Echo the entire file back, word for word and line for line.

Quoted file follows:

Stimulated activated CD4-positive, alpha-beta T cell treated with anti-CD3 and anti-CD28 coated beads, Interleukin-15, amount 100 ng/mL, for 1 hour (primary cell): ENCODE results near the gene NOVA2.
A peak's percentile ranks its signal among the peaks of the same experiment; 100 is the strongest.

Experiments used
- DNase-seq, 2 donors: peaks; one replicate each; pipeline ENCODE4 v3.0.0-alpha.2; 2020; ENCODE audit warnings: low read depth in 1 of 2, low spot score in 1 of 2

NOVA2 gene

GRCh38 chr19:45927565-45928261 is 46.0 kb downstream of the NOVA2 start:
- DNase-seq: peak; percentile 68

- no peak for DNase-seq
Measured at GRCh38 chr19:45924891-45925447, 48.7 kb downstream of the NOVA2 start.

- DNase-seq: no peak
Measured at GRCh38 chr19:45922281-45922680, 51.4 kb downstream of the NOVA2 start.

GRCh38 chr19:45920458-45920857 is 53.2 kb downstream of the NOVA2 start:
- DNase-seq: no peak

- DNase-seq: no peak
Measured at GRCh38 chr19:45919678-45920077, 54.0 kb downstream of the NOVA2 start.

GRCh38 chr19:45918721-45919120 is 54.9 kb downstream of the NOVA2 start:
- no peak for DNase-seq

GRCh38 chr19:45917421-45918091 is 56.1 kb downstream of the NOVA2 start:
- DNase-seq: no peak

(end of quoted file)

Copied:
Stimulated activated CD4-positive, alpha-beta T cell treated with anti-CD3 and anti-CD28 coated beads, Interleukin-15, amount 100 ng/mL, for 1 hour (primary cell): ENCODE results near the gene NOVA2.
A peak's percentile ranks its signal among the peaks of the same experiment; 100 is the strongest.

Experiments used
- DNase-seq, 2 donors: peaks; one replicate each; pipeline ENCODE4 v3.0.0-alpha.2; 2020; ENCODE audit warnings: low read depth in 1 of 2, low spot score in 1 of 2

NOVA2 gene

GRCh38 chr19:45927565-45928261 is 46.0 kb downstream of the NOVA2 start:
- DNase-seq: peak; percentile 68

- no peak for DNase-seq
Measured at GRCh38 chr19:45924891-45925447, 48.7 kb downstream of the NOVA2 start.

- DNase-seq: no peak
Measured at GRCh38 chr19:45922281-45922680, 51.4 kb downstream of the NOVA2 start.

GRCh38 chr19:45920458-45920857 is 53.2 kb downstream of the NOVA2 start:
- DNase-seq: no peak

- DNase-seq: no peak
Measured at GRCh38 chr19:45919678-45920077, 54.0 kb downstream of the NOVA2 start.

GRCh38 chr19:45918721-45919120 is 54.9 kb downstream of the NOVA2 start:
- no peak for DNase-seq

GRCh38 chr19:45917421-45918091 is 56.1 kb downstream of the NOVA2 start:
- DNase-seq: no peak